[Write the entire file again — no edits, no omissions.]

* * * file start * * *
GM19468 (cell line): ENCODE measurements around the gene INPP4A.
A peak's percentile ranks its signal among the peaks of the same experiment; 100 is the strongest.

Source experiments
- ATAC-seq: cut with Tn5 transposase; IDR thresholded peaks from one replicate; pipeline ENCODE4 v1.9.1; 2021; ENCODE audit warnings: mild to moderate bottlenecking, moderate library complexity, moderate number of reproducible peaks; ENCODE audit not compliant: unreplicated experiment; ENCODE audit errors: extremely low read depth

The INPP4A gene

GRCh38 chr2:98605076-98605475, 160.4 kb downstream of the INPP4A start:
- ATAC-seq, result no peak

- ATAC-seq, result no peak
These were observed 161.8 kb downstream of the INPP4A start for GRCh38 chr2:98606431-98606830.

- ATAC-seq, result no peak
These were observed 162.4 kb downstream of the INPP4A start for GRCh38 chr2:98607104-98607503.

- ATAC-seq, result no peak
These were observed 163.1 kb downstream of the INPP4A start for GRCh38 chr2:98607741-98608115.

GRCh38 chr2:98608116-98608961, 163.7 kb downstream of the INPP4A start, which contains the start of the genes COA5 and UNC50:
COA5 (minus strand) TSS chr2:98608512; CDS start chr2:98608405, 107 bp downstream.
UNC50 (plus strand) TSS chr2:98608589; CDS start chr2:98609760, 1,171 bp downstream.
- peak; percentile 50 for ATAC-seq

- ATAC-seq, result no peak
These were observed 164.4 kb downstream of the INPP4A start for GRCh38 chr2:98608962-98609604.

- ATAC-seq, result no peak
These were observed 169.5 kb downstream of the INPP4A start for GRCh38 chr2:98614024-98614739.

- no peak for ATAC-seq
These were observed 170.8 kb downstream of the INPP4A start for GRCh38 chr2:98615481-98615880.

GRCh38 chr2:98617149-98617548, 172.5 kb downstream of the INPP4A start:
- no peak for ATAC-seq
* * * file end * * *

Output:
GM19468 (cell line): ENCODE measurements around the gene INPP4A.
A peak's percentile ranks its signal among the peaks of the same experiment; 100 is the strongest.

Source experiments
- ATAC-seq: cut with Tn5 transposase; IDR thresholded peaks from one replicate; pipeline ENCODE4 v1.9.1; 2021; ENCODE audit warnings: mild to moderate bottlenecking, moderate library complexity, moderate number of reproducible peaks; ENCODE audit not compliant: unreplicated experiment; ENCODE audit errors: extremely low read depth

The INPP4A gene

GRCh38 chr2:98605076-98605475, 160.4 kb downstream of the INPP4A start:
- ATAC-seq, result no peak

- ATAC-seq, result no peak
These were observed 161.8 kb downstream of the INPP4A start for GRCh38 chr2:98606431-98606830.

- ATAC-seq, result no peak
These were observed 162.4 kb downstream of the INPP4A start for GRCh38 chr2:98607104-98607503.

- ATAC-seq, result no peak
These were observed 163.1 kb downstream of the INPP4A start for GRCh38 chr2:98607741-98608115.

GRCh38 chr2:98608116-98608961, 163.7 kb downstream of the INPP4A start, which contains the start of the genes COA5 and UNC50:
COA5 (minus strand) TSS chr2:98608512; CDS start chr2:98608405, 107 bp downstream.
UNC50 (plus strand) TSS chr2:98608589; CDS start chr2:98609760, 1,171 bp downstream.
- peak; percentile 50 for ATAC-seq

- ATAC-seq, result no peak
These were observed 164.4 kb downstream of the INPP4A start for GRCh38 chr2:98608962-98609604.

- ATAC-seq, result no peak
These were observed 169.5 kb downstream of the INPP4A start for GRCh38 chr2:98614024-98614739.

- no peak for ATAC-seq
These were observed 170.8 kb downstream of the INPP4A start for GRCh38 chr2:98615481-98615880.

GRCh38 chr2:98617149-98617548, 172.5 kb downstream of the INPP4A start:
- no peak for ATAC-seq